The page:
Tech Tip: Setup Your Linux Server to Use a Serial Console


Do you have a linux server without a keyboard or monitor? Need to administer the server on-site but don't want to lug over a monitor and keyboard (or kvm)? Then setup the server to output the console to a serial port and use screen/minicom (Hyperterminal or putty in Windows) to console into the server over a serial cable.

To set this up, you need to edit /etc/inittab to tell it to start a terminal on the serial port for the console. If you want to see the kernel load and see all the services start then you also need to configure grub to use the serial port as well.

Edit /etc/inittab and add the line starting with "co" to the file (substitute the device name of your serial port for ttyS0 below):

co:2345:respawn:/sbin/agetty ttyS0 57600 vt100-nav  # ADD THIS LINE
1:2345:respawn:/sbin/mingetty tty1
2:2345:respawn:/sbin/mingetty tty2
3:2345:respawn:/sbin/mingetty tty3
4:2345:respawn:/sbin/mingetty tty4
5:2345:respawn:/sbin/mingetty tty5
6:2345:respawn:/sbin/mingetty tty6

To watch the kernel load (and all the services) you must configure grub to enable the console option in the kernel on boot. Edit /boot/grub.conf and add the "serial" and "terminal" lines below, and modify the "kernel" line to include the console specification:

serial --unit=0 --speed=57600
terminal --timeout=5 serial console
title CentOS (2.6.9-55.0.2.EL)
   root (hd1,0)
   kernel /vmlinuz-2.6.9-55.0.2.EL ro root=/dev/VolGroup00/LogVol00 console=ttyS0,57600n8
   initrd /initrd-2.6.9-55.0.2.EL.img

To connect to the server just hook a serial cable from your laptop to the server. Set the speed to 57600, no parity and 8bits. Boot up the server, you should see kernel output, services load, and finally a login prompt. After you disconnect you can easily re-connect and log in: just fire up your terminal emulator, connect your serial cable, hit enter a few times and you should get a prompt to log in.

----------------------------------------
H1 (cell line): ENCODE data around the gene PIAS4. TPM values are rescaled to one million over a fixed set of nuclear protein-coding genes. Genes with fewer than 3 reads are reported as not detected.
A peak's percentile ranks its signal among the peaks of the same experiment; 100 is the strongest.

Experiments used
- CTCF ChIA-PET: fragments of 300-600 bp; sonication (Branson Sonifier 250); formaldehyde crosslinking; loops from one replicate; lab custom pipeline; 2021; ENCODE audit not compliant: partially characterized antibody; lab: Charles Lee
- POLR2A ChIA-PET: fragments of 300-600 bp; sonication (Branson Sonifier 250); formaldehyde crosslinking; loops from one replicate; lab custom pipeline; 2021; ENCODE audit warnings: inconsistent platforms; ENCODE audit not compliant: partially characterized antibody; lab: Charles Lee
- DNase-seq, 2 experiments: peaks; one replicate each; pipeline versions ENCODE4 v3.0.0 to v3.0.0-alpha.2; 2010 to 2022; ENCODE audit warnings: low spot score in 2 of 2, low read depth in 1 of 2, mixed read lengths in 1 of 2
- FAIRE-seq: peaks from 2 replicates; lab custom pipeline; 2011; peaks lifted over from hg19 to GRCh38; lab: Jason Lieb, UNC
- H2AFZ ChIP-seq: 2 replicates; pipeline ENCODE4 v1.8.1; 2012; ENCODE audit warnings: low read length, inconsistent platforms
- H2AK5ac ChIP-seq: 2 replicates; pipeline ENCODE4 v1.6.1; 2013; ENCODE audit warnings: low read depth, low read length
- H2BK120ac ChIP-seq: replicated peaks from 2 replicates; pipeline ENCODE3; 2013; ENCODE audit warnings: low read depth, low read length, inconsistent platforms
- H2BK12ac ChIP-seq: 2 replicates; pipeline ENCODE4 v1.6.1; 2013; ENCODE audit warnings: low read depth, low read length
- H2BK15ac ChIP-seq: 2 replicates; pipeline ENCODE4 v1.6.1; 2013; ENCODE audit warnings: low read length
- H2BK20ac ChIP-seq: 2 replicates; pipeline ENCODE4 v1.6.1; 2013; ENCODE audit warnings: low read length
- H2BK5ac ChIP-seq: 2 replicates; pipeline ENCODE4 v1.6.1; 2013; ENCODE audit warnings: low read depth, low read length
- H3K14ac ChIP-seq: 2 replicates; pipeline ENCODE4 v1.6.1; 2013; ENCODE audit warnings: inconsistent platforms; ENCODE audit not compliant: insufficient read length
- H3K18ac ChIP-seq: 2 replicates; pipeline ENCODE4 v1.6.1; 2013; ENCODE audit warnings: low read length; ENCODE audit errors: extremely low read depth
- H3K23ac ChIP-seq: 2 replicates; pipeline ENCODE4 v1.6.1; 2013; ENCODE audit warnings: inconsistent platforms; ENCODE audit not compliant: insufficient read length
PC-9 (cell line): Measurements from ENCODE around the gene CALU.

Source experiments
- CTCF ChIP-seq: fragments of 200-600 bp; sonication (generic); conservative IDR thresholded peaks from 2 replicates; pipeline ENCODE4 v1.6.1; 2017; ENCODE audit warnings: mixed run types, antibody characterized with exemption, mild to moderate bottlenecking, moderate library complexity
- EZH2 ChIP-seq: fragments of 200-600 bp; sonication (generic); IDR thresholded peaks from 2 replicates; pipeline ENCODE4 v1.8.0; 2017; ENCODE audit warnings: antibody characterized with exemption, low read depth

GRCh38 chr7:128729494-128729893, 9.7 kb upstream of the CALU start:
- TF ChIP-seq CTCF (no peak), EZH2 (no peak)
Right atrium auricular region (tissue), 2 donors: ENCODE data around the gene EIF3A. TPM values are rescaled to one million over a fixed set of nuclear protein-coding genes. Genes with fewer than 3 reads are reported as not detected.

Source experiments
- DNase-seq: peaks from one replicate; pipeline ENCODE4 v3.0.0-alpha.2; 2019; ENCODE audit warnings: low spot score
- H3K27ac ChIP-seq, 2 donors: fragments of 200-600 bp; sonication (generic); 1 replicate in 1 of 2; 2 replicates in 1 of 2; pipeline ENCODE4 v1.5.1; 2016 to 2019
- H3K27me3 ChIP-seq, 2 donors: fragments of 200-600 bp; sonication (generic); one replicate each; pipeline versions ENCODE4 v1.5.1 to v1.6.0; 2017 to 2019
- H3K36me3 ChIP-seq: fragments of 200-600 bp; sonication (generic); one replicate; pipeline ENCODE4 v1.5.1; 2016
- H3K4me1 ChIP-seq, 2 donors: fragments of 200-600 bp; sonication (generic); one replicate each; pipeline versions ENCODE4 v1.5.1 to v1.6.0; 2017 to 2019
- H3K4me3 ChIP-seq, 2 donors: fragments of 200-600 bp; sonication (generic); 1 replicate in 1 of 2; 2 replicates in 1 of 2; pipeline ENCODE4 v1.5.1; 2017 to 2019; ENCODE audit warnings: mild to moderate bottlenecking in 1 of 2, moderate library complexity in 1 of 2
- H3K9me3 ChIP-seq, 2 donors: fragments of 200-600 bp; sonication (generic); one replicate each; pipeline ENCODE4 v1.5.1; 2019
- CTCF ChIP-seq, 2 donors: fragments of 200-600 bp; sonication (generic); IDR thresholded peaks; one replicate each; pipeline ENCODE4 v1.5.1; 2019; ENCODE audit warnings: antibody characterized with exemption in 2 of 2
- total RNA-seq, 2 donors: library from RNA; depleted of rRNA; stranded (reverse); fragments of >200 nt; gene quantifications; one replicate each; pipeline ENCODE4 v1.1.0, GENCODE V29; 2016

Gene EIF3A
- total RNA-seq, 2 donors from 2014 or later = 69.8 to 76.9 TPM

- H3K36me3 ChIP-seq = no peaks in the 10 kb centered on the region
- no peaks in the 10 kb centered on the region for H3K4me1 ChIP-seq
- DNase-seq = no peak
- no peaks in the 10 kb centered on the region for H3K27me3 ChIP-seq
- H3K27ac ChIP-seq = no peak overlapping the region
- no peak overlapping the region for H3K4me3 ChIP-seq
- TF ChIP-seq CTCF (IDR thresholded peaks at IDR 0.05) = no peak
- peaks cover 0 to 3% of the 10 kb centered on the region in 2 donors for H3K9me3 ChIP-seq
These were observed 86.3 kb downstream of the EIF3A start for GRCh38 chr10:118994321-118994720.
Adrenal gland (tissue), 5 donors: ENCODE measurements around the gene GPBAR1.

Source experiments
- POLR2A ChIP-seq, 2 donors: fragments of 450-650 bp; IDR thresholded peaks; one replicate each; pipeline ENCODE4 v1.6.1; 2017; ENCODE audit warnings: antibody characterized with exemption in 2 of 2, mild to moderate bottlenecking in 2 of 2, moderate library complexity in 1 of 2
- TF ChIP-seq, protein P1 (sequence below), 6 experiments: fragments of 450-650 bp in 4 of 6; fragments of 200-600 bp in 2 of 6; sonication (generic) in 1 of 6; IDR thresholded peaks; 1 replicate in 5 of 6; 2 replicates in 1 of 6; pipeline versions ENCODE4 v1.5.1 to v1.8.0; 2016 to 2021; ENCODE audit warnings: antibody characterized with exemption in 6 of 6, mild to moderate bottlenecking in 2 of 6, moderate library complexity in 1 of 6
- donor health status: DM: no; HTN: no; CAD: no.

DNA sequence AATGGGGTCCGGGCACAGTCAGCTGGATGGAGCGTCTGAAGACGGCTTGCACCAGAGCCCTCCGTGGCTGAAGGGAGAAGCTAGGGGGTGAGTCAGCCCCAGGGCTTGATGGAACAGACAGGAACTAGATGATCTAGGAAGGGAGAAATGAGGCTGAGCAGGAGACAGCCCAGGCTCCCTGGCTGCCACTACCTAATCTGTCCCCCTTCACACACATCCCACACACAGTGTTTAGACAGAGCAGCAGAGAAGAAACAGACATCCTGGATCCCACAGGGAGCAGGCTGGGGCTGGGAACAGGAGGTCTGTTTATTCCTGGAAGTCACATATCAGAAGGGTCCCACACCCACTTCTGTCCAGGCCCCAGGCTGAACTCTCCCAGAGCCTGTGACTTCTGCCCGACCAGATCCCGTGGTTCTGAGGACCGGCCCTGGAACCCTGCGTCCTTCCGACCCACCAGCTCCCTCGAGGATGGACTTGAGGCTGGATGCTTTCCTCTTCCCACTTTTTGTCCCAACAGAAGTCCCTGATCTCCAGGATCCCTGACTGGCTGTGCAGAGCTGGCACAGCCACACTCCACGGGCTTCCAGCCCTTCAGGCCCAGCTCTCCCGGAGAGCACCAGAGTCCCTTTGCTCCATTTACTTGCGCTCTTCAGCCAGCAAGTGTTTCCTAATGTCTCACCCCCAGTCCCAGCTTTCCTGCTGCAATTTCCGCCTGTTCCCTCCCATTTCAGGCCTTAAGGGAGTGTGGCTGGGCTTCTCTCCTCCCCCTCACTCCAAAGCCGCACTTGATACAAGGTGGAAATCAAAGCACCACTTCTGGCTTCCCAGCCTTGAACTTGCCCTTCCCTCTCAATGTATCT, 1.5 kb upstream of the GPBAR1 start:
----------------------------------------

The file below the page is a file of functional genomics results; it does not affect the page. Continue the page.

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Hi Folks, I am new to the

Anonymous's picture

Hi Folks,

I am new to the open source world, I have got a linux however, as mentioned by Jul 07, 2009 By Josh Hiner I can not see the box so I can not change “edit /etc/initta” what are other options for me.

Please advice, I am using both Putty and TeraTerm, with recommended specs on COM4


It'd be really slick if

Anonymous's picture

It'd be really slick if there exists a serial-to-USB cable. I'd love to be able to plug in when there's a problem that takes the system off the network, but most laptops these days don't have a serial port...

USB to Serial

Paul B's picture

"It'd be really slick if there exists a serial-to-USB cable. I'd love to be able to plug in when there's a problem that takes the system off the network, but most laptops these days don't have a serial port..."

There are many USB to serial connectors on the market.

Google is your friend.

Here is one of the better connectors:

- Paul

I recommend to set up line

ran's picture

I recommend to set up line speed not 57600, but 9600
This number is more typical in many situation of same using of serial port:
Cisco, Solaris ...

Cable Length

Anonymous's picture

This article omits mentioning maximum serial cable lengths.

The length of serial cable will determine the max communication speed. ... Just in case someone was thinking of running a serial cable from one room to another. (Google serial cable lengths and speed for more info.)

And, for those curious how some can get a copy/past of those nasty kernel oops, well, this is how they did it.

(This is also commonly used for debugging LinuxBios/Coreboot project. ;-)

This is probably one of the coolest things I've seen that can be done with Linux vs Windows.

remembering sun serial console

thogarty's picture

for those who have worked with sun hardware, serial console is enabled at a lower level allowing the OS to be installed or boot firmware settings (bios in pc speak) to be modified using a serial terminal.

does anyone know of pc hardware that supports a serial console before the OS is loaded like this? it's similar to the way network equipment can be configured (cisco, etc).

thanks for the tip, indeed another handy way to access systems in the data center or elsewhere where a gui console is not easily available.

Will depend on your BIOS.

Frederic Roussel's picture

Will depend on your BIOS. Some server BIOSes allow to be configured to have console to serial instead of VGA.

Now, if you really badly want it, there is some really cool, though not totally obvious to deploy, replacement for the VGA console in the form of a BIOS extension:


Very Cool

blak111's picture

I really like this tip. I have a lot of headless servers that I have to bring a monitor to when something goes bad (usually a mistake on my part). I didn't realize how easy it was to set this up.